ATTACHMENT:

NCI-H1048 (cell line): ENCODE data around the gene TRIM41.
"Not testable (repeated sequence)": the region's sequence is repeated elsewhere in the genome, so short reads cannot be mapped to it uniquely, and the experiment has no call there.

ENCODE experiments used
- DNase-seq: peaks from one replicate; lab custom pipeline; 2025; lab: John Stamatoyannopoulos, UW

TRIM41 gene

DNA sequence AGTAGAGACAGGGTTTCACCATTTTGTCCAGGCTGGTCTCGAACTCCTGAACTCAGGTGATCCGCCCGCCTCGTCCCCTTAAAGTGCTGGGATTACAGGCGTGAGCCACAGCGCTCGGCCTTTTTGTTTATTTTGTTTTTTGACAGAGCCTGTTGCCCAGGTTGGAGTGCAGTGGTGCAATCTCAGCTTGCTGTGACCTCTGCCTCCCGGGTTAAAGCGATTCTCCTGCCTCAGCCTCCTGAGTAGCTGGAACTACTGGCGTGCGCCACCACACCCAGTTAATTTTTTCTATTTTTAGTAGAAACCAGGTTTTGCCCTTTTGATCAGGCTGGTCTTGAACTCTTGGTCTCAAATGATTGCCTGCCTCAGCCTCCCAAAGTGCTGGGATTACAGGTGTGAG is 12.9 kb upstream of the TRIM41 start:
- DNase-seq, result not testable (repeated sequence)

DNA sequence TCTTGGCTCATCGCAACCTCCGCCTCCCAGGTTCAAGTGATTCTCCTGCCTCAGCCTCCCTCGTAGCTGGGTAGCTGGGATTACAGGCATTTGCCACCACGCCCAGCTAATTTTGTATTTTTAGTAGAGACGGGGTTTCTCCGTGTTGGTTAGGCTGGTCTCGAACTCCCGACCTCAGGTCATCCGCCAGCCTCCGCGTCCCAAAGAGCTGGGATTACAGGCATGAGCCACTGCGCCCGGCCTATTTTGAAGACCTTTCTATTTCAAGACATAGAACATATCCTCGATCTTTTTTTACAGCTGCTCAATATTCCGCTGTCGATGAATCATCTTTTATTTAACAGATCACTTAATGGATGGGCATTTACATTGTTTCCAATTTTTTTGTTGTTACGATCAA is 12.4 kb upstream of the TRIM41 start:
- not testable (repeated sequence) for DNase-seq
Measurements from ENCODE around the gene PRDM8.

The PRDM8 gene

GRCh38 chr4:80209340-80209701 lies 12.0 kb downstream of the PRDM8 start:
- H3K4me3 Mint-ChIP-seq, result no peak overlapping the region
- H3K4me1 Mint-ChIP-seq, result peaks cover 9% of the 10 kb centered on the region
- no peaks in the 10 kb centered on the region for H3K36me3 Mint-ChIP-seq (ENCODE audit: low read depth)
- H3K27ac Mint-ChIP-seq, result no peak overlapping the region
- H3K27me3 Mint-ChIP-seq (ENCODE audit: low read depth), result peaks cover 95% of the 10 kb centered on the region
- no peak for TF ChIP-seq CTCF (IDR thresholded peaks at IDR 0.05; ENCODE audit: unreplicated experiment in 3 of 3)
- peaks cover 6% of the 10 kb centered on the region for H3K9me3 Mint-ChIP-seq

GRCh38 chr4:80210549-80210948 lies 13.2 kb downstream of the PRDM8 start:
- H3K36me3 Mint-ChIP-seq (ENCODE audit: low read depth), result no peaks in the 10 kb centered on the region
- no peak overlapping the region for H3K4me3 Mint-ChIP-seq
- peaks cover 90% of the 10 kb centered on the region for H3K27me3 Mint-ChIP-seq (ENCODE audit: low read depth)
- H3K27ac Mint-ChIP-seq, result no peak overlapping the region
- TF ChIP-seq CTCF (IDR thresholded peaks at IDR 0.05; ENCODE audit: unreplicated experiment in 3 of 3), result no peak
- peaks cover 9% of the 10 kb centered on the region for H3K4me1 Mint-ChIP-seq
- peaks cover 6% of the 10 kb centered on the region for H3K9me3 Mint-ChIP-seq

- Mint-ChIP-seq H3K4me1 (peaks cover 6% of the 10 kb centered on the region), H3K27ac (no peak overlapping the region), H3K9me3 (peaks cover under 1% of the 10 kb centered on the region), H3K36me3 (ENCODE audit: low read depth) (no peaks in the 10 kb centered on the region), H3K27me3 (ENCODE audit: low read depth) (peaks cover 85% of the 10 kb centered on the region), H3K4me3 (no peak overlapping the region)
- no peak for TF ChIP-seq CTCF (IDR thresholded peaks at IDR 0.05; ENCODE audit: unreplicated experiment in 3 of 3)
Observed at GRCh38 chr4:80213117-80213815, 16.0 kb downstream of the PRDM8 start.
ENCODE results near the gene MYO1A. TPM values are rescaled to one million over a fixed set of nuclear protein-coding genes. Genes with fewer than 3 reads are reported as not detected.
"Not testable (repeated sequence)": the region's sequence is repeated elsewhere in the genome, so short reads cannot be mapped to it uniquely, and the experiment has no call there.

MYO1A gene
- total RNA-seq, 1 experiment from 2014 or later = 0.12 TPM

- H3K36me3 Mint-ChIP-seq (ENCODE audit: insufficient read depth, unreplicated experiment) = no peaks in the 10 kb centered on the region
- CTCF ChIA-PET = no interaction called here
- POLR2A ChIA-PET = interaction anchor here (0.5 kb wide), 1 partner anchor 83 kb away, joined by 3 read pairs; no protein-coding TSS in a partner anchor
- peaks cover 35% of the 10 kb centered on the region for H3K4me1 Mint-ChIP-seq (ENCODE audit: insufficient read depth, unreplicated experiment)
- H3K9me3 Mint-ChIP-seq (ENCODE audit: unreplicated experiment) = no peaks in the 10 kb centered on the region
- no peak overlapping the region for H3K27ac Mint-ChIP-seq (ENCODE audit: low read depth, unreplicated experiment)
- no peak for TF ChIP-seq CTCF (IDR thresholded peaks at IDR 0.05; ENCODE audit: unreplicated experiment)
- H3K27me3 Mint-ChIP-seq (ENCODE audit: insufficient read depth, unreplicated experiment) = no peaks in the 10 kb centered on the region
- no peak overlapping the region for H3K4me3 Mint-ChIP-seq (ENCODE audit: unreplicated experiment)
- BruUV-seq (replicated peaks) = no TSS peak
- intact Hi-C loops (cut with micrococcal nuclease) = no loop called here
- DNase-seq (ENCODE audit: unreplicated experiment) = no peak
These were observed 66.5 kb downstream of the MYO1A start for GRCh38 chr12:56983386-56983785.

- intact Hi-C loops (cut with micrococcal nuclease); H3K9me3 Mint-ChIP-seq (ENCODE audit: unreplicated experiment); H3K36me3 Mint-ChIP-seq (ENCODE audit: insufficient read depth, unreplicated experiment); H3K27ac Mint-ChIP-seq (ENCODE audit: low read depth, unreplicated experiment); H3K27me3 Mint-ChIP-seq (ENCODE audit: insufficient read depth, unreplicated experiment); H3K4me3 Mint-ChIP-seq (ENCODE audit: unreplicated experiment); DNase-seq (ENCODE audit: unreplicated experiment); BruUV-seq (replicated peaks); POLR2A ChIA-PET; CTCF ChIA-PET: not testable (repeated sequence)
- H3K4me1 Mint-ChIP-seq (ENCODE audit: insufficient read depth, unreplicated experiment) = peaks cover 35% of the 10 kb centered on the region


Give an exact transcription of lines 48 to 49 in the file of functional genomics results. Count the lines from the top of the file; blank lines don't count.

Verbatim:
- intact Hi-C loops (cut with micrococcal nuclease); H3K9me3 Mint-ChIP-seq (ENCODE audit: unreplicated experiment); H3K36me3 Mint-ChIP-seq (ENCODE audit: insufficient read depth, unreplicated experiment); H3K27ac Mint-ChIP-seq (ENCODE audit: low read depth, unreplicated experiment); H3K27me3 Mint-ChIP-seq (ENCODE audit: insufficient read depth, unreplicated experiment); H3K4me3 Mint-ChIP-seq (ENCODE audit: unreplicated experiment); DNase-seq (ENCODE audit: unreplicated experiment); BruUV-seq (replicated peaks); POLR2A ChIA-PET; CTCF ChIA-PET: not testable (repeated sequence)
- H3K4me1 Mint-ChIP-seq (ENCODE audit: insufficient read depth, unreplicated experiment) = peaks cover 35% of the 10 kb centered on the region